When MeChelle Callen was younger, she would go to her grandma’s house after school. She would grab a seat at her kitchen table and talk about everything, from what was going on in her life to what was happening in the country and around the world.
Callen, a Democrat from Avon, Indiana, took that idea with her as she worked the last 30 years in human resources and organizational development, where she saw how important it was for everyone to have a seat at the table. Now, she’s bringing it to her campaign for the Indiana House of Representatives District 40.
While she campaigns, she carries around a white chair symbolizing a seat at the table. She has supporters sign it and hopes by November, she can bring a chair filled with signatures to the Statehouse.
“People right now need to know that they are valued, that they are valuable, that what each of us brings to the table as Hoosiers helps to move the state forward,” Callen said.
Callen joins 74 other women planning to run for the Indiana General Assembly in the May 8 primary election, according to the Indianapolis Star. That’s twice the number that ran last year.
Currently, women make up 20 percent of the state legislature, with eight seats in the state senate and 22 seats in the Indiana House of Representatives, according to the Center for American Women and Politics at Rutgers University. However, they make up about 51 percent of the population.
Callen said she got to a point where she felt the country had become so divisive, and she believed the state could do better. She decided to go all-in and run for office.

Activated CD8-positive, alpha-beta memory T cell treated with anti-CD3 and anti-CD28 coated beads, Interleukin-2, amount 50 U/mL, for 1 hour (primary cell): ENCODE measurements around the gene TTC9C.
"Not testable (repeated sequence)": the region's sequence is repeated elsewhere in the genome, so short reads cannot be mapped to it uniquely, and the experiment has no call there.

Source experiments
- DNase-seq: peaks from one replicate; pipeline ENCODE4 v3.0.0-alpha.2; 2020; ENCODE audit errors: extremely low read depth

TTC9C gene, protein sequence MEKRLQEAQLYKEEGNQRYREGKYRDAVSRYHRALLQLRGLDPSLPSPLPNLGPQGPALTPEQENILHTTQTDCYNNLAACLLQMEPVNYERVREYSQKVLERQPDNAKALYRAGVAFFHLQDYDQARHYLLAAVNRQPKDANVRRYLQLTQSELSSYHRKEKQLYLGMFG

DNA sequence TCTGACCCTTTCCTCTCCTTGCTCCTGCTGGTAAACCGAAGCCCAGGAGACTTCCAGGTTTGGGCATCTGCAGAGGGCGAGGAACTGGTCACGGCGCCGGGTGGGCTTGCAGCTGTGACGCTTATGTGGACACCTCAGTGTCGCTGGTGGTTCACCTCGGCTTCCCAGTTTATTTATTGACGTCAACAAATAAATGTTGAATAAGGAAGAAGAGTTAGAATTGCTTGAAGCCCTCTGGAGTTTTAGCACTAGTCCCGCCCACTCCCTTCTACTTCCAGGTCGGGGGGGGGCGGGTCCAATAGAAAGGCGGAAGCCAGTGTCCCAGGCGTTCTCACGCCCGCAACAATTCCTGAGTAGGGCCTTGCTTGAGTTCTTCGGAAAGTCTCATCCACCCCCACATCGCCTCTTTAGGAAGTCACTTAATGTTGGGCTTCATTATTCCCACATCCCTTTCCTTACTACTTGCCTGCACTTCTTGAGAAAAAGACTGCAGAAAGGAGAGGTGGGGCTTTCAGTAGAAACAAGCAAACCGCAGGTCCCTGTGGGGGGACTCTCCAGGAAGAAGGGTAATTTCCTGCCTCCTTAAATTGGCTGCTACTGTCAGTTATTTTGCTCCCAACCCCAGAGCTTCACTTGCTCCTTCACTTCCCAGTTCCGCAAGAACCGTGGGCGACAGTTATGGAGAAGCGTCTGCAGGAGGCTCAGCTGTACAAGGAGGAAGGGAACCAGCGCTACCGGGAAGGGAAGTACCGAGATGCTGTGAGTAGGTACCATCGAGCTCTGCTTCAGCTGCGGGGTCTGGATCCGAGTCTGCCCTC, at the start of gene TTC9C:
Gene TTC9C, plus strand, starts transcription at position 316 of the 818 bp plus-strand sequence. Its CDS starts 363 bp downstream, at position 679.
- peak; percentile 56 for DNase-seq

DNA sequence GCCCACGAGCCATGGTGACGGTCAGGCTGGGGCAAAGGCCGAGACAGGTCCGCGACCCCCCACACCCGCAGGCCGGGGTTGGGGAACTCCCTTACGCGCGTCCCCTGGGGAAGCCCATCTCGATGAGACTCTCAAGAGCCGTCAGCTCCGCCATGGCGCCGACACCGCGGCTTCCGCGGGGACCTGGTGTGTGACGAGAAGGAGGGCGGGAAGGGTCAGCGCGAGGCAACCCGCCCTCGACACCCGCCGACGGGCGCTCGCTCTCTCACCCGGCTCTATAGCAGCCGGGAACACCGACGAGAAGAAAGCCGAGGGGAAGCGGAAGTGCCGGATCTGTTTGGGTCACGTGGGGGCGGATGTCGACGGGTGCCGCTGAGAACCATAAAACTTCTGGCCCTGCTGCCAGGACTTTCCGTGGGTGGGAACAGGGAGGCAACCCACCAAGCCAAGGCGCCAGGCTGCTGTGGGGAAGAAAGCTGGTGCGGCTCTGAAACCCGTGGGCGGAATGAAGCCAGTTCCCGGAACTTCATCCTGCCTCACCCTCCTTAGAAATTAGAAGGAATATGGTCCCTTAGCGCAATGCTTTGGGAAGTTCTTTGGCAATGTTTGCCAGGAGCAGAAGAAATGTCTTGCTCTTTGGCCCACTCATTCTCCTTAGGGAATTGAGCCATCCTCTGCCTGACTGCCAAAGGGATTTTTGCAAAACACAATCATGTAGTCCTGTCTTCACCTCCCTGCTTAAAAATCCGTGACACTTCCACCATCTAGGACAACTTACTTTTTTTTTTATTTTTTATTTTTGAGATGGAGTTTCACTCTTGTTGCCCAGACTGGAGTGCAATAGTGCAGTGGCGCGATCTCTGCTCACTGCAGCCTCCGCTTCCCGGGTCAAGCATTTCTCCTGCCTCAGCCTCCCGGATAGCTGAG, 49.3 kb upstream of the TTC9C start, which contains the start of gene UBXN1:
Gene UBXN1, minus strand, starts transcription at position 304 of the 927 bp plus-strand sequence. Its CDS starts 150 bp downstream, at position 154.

“There are only so many letters I can write,” Callen said. “There are only so many phone calls I can make to my representative, only so many petitions, so many protests.”
Penny Githens, a Democrat running for state House District 60, said women tend to be better at reaching across the aisle. She added that women care about different issues than men do, such as child care or the gender pay gap.
“We need to at least start to shift the numbers and shift some of the conversations we’re having in terms of the issues that are important to people at the end,” Githens said.
Amy Swain, a Democrat running for state House District 62, agreed. She said women deal with a lot of issues that men do not. They can offer different insights, connections or contacts with other groups of people.
“They will give voice to issues that they deal with on a regular basis,” Swain said.
Other women running in Monroe County are E. Thomasina Marsili, a Democrat running for Indiana House District 46, and current representative, Peggy Mayfield, R-Martinsville.
Githens said many women who are running in Monroe County work together throughout their campaigns. She said they try to help each other during the process because they want to see more women in office.
“This is how women work together in a different way,” Githens said. “We’d continue to work together well.”
Even if women do not have 51 percent of legislative seats after the election, candidates are optimistic about what the increase in the number of women running could mean.
Swain said seeing more women running could inspire other women to run, whether that’s at the state or the township level.
While her first hope for the November election is that the legislature will become more diverse, Callen agreed serving as a role model is just as important, especially for people who are not career politicians.
Callen said for voters, especially college students, a great way to get involved is volunteering for a campaign. Whether it’s in Bloomington or in their hometown, campaigns are always looking for student activists.
“It’s another way to get their voices heard,” Callen said.
It's important to remember women have made a lot strides in other fields, such as law school or medical school enrollment, Githens said. Politics should start to make similar strides.
“I think it’s time,” Githens said.
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